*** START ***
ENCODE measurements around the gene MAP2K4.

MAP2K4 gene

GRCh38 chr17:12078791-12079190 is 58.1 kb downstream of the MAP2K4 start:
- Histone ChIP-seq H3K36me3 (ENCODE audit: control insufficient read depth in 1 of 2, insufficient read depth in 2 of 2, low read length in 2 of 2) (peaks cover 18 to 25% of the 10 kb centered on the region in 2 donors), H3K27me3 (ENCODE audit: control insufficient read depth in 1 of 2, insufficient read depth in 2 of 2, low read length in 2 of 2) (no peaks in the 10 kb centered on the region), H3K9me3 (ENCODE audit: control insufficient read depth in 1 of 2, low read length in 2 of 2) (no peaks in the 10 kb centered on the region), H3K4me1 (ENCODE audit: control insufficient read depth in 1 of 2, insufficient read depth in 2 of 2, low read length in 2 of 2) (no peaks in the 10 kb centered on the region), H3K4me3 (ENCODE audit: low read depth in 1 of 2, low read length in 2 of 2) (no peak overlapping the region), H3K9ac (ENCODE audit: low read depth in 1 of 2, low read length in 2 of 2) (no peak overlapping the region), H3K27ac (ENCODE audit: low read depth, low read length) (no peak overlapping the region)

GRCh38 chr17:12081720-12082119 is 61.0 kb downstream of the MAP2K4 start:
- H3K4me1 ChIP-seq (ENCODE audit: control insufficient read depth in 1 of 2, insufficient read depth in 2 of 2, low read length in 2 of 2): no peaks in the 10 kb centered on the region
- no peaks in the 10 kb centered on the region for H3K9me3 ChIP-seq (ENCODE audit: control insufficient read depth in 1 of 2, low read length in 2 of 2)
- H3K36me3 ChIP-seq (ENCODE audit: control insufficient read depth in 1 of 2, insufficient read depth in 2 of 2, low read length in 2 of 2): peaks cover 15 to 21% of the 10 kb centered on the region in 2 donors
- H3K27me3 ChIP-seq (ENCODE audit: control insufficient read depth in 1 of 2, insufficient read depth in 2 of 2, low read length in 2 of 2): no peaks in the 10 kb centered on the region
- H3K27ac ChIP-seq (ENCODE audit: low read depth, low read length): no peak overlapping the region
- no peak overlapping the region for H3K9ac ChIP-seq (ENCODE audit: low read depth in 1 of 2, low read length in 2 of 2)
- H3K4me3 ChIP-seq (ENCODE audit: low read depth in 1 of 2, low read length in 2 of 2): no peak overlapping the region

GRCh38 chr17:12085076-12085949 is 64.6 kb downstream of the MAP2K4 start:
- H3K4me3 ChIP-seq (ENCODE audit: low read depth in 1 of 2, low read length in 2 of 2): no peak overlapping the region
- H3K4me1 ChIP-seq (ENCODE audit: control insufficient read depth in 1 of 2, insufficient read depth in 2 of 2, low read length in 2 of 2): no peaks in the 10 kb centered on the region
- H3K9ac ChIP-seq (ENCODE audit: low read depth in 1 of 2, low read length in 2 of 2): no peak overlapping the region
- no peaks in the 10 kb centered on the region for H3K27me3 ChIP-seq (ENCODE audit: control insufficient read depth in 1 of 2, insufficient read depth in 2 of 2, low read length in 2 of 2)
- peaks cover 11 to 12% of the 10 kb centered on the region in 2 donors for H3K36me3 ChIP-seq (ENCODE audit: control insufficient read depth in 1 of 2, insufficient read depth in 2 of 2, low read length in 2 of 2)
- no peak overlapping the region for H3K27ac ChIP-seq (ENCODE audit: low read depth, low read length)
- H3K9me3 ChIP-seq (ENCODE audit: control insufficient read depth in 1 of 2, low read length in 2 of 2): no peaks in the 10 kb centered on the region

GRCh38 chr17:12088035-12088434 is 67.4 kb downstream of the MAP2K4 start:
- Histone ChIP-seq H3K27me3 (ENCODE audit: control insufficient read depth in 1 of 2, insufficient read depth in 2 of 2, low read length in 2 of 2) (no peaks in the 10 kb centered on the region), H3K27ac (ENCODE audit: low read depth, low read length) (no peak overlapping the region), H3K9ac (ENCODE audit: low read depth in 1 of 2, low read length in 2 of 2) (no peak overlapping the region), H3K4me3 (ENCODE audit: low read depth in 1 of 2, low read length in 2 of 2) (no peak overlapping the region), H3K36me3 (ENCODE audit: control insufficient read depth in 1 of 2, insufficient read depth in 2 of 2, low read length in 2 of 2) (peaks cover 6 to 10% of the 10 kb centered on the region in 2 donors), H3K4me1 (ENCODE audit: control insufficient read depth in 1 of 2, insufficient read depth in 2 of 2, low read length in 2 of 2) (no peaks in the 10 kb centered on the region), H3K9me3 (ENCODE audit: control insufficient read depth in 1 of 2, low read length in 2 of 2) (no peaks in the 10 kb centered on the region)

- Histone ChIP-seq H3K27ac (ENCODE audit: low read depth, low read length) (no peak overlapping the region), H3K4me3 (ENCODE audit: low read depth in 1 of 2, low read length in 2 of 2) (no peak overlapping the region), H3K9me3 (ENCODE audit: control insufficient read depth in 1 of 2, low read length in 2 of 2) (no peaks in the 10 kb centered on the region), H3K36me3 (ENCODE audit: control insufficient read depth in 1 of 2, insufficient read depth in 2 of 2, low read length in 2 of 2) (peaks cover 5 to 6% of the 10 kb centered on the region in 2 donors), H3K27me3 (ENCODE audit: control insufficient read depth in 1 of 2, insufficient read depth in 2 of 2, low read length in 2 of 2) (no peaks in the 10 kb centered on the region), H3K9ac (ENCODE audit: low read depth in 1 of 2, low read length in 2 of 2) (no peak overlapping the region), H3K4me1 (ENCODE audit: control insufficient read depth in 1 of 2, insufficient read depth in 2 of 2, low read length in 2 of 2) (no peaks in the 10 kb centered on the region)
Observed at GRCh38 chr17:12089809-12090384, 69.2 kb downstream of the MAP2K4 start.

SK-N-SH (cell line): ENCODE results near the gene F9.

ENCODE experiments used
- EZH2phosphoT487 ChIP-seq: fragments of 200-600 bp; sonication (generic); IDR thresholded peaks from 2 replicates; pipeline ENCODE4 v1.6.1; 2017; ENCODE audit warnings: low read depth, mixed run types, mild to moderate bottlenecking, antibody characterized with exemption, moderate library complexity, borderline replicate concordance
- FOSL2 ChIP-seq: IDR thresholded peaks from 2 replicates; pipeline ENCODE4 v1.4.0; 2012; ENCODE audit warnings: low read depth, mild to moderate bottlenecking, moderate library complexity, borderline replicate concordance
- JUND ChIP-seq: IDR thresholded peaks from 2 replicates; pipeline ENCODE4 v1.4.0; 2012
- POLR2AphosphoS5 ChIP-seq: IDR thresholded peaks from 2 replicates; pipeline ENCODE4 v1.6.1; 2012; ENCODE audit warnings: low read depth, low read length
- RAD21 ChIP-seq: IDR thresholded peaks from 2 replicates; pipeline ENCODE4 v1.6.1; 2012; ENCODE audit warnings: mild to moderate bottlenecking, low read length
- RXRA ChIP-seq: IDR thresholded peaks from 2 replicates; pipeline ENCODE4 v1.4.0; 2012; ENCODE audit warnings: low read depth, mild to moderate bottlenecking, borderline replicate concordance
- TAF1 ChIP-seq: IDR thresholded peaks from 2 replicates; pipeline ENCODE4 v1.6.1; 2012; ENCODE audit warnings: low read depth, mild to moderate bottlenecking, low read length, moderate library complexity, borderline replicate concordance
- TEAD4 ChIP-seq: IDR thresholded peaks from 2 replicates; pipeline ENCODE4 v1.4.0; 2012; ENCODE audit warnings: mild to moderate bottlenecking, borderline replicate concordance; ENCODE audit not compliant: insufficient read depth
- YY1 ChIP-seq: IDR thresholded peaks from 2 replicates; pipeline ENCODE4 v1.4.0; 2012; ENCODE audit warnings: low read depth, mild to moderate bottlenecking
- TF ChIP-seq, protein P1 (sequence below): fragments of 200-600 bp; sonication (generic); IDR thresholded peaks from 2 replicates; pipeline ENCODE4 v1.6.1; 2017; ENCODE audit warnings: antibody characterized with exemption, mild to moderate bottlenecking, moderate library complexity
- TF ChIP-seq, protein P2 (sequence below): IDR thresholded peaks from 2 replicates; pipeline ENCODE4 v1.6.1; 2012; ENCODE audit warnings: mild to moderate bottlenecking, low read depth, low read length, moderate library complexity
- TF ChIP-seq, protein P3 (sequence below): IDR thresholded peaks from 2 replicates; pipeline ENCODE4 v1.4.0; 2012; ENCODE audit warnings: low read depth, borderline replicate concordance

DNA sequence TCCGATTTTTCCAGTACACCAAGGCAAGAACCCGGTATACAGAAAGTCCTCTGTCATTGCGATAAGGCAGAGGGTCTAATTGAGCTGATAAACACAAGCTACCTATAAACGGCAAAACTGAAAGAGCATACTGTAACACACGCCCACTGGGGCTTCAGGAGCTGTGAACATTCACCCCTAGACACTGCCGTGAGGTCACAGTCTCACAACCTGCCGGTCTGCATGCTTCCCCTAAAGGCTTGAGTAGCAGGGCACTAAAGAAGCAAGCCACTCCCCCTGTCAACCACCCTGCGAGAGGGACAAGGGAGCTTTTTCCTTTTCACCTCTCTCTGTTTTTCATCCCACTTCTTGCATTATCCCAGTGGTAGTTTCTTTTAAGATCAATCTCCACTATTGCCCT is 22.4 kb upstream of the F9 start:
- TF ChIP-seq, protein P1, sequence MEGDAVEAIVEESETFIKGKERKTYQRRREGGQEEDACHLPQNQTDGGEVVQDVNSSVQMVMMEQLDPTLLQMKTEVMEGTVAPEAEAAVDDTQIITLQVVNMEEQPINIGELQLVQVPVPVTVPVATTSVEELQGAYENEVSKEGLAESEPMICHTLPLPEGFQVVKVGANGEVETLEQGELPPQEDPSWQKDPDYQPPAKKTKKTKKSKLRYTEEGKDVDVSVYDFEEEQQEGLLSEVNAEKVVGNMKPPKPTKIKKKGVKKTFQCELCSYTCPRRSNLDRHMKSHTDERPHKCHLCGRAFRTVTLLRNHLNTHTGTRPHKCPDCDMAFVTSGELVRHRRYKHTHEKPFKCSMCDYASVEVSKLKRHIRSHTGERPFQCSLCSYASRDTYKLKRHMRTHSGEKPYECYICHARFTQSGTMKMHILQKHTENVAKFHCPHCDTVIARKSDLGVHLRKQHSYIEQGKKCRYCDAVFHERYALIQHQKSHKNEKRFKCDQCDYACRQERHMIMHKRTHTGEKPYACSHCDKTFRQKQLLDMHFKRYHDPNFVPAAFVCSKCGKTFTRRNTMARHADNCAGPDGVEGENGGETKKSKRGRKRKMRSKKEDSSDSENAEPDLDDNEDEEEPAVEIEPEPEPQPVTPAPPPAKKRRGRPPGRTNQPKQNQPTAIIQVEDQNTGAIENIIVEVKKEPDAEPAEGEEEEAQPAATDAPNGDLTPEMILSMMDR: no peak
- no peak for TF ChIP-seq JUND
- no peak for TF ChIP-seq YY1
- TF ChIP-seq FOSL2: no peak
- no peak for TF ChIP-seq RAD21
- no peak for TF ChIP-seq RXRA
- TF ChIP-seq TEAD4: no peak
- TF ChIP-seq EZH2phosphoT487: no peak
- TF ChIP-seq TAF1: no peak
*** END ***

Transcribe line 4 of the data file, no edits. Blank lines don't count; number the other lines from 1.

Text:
- Histone ChIP-seq H3K36me3 (ENCODE audit: control insufficient read depth in 1 of 2, insufficient read depth in 2 of 2, low read length in 2 of 2) (peaks cover 18 to 25% of the 10 kb centered on the region in 2 donors), H3K27me3 (ENCODE audit: control insufficient read depth in 1 of 2, insufficient read depth in 2 of 2, low read length in 2 of 2) (no peaks in the 10 kb centered on the region), H3K9me3 (ENCODE audit: control insufficient read depth in 1 of 2, low read length in 2 of 2) (no peaks in the 10 kb centered on the region), H3K4me1 (ENCODE audit: control insufficient read depth in 1 of 2, insufficient read depth in 2 of 2, low read length in 2 of 2) (no peaks in the 10 kb centered on the region), H3K4me3 (ENCODE audit: low read depth in 1 of 2, low read length in 2 of 2) (no peak overlapping the region), H3K9ac (ENCODE audit: low read depth in 1 of 2, low read length in 2 of 2) (no peak overlapping the region), H3K27ac (ENCODE audit: low read depth, low read length) (no peak overlapping the region)